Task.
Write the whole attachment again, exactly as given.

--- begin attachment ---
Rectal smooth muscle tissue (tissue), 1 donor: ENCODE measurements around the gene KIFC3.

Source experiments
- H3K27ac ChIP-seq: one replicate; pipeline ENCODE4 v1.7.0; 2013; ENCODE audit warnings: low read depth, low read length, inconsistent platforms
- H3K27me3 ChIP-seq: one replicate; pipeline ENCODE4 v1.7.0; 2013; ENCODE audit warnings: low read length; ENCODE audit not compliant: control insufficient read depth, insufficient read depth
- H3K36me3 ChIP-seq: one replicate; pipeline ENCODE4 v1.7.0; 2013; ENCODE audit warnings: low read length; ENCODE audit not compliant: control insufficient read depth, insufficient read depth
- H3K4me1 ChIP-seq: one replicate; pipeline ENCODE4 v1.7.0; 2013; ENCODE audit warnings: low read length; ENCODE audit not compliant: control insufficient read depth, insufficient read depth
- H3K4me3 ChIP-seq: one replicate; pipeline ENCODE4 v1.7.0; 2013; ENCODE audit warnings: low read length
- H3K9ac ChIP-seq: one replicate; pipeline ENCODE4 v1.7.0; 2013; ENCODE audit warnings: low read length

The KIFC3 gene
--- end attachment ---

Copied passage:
Rectal smooth muscle tissue (tissue), 1 donor: ENCODE measurements around the gene KIFC3.

Source experiments
- H3K27ac ChIP-seq: one replicate; pipeline ENCODE4 v1.7.0; 2013; ENCODE audit warnings: low read depth, low read length, inconsistent platforms
- H3K27me3 ChIP-seq: one replicate; pipeline ENCODE4 v1.7.0; 2013; ENCODE audit warnings: low read length; ENCODE audit not compliant: control insufficient read depth, insufficient read depth
- H3K36me3 ChIP-seq: one replicate; pipeline ENCODE4 v1.7.0; 2013; ENCODE audit warnings: low read length; ENCODE audit not compliant: control insufficient read depth, insufficient read depth
- H3K4me1 ChIP-seq: one replicate; pipeline ENCODE4 v1.7.0; 2013; ENCODE audit warnings: low read length; ENCODE audit not compliant: control insufficient read depth, insufficient read depth
- H3K4me3 ChIP-seq: one replicate; pipeline ENCODE4 v1.7.0; 2013; ENCODE audit warnings: low read length
- H3K9ac ChIP-seq: one replicate; pipeline ENCODE4 v1.7.0; 2013; ENCODE audit warnings: low read length

The KIFC3 gene